Businesswoman from just-say-no era pushes cannabis bill | Coronavirus


At a glance, corporate titan Kim Rael seemed like an unlikely convert to the cannabis industry.

Rael, 55, was in high school in Raton when occupants of the White House made recreational drugs their target.

In her own words, Rael was “the classic Nancy Reagan just-say-no person.”

After college at Harvard, Rael went to work for then-U.S. Sen. Jeff Bingaman. She moved from government to jobs in the financial and technology sectors.

Then she pivoted to what she calls “the wellness industry.”

In plainer terms, Rael is president and CEO of Azuca, a 3-year-old company whose technology made it possible for edible cannabis to go directly into the bloodstream.

Rael said traditional edible forms of cannabis took 45 to 90 minutes before a user felt the effects.

“Our edibles kick in in five to 15 minutes,” she said. “Traditional edibles are like dial-up internet. Our edibles are like broadband.”

The benefits, in her view, are the consumer ingests the appropriate dose and reaps the reward of pain relief, lessened anxiety or a good night’s sleep.

Rael is a well-known figure in state politics as vice president of the University of New Mexico Board of Regents. The governor appoints regents, who must be confirmed by the state Senate.

Now Rael is entering a different realm of politicking. Through a public relations company, she offers herself as a spokeswoman for legalizing recreational cannabis in New Mexico.

Her advocacy demonstrates the biggest difference between the Reagan years and the present. Recreational cannabis is a legal business in 15 states, and people from all political parties who have a piece of the action want to expand the market.

Rael actually is advocating for a recreational cannabis bill that New Mexico Democrats have not yet introduced. Rep. Javier Martinez said the bill should be ready within days.

“It would allow for edible cannabis within certain metrics,” said Martinez, D-Albuquerque.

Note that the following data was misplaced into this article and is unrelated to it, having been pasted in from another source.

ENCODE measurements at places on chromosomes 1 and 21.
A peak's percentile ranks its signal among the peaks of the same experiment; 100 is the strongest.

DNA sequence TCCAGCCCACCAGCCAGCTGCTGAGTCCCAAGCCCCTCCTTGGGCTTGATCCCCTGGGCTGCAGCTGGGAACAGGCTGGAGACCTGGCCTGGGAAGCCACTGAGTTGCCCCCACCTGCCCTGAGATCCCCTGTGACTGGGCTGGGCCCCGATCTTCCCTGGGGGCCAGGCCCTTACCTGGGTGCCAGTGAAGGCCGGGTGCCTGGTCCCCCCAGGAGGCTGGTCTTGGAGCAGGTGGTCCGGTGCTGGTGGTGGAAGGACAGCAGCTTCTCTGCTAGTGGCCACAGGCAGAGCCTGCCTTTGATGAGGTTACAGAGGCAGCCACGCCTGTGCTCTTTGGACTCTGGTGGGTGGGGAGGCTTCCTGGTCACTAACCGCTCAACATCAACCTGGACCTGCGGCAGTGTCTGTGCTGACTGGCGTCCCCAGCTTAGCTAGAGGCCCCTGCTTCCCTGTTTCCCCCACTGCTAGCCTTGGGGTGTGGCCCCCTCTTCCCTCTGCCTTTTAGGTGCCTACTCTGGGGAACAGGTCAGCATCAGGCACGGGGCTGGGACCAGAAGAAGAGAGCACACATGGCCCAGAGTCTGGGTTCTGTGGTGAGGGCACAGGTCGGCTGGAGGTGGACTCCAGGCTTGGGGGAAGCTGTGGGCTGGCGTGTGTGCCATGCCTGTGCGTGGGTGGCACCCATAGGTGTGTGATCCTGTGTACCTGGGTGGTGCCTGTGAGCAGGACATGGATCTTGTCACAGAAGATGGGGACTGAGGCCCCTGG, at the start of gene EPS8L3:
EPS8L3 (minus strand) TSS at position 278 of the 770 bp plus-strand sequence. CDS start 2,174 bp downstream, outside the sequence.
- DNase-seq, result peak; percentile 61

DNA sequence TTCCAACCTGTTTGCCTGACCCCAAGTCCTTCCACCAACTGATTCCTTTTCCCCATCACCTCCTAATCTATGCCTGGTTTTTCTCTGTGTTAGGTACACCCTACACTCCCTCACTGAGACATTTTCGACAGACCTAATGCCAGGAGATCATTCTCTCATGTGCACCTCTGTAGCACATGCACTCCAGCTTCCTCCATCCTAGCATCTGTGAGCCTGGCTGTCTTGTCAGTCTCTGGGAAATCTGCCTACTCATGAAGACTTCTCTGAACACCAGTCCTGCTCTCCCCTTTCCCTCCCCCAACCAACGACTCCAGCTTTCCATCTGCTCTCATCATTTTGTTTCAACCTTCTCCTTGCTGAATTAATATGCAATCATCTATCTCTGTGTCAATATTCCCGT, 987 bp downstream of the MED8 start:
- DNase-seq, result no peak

He and others in the liberal wing of the Democratic caucus have spent five years trying to legalize recreational cannabis. Their efforts failed.

Republican lawmakers, assisted by moderate and conservative Democrats, blocked measures to either legalize recreational marijuana or let voters decide the issue in a referendum.

This might be the year the tide shifts based on a couple of factors.

Some of the most conservative Democratic state senators were defeated in last year’s primary election. Their departure improves chances of a cannabis bill clearing the Legislature.

Beyond that, neighboring Arizona — traditionally a far more conservative state than New Mexico — legalized recreational cannabis in November. The winning margin in a public vote was 60-40.

Arizona began selling recreational cannabis this week, only 80 days after the election. The fast start was possible because Arizona, like New Mexico, has a medical marijuana industry in place.

Martinez said public opinion is on his side of the issue in New Mexico, too.

“I’ve kind of learned to be patient and not count my chickens before they’re hatched, but this is as good a time as I’ve seen,” he said.

He knows edible marijuana could be one of the reasons his forthcoming bill will be opposed.

A fellow Democrat, the late Rep. Bill Pratt, once amended a bill by Martinez to prohibit sugar in edible cannabis. Pratt withdrew his objection after other lawmakers said consumers choosing not to smoke cannabis would appreciate something palatable.

Keeping edible cannabis away from children is a legitimate worry. Rael said producers can do their part with child-resistant packaging and level-headed marketing.

Rael isn’t a lobbyist, but says she’s ready to speak personally to legislators who have questions about the job and tax benefits of cannabis.

She is used to political discourse. Her husband, Lawrence, was a Democratic candidate for governor in 2014 and a candidate for lieutenant governor in 2010.

Advocates for cannabis legalization rarely talk about the costs, financial or social, associated with their plan.

Children ingesting cannabis contained in chocolate or gummy candy is but one concern.

Shutting down the black market is another worry. Dealers who sell marijuana without the tax markup have created migraines for California cops and industry regulators.

And in New Mexico, a state with a chronic problem of drunken drivers, Republican lawmakers are sure to argue against legalizing another intoxicant.

Cannabis wouldn’t be a panacea — not for the state budget or anything else. Most politicians know it.

They also know the war on drugs never stopped marijuana dealers. New Mexico by mid-March just might catch up with those liberals in Arizona.



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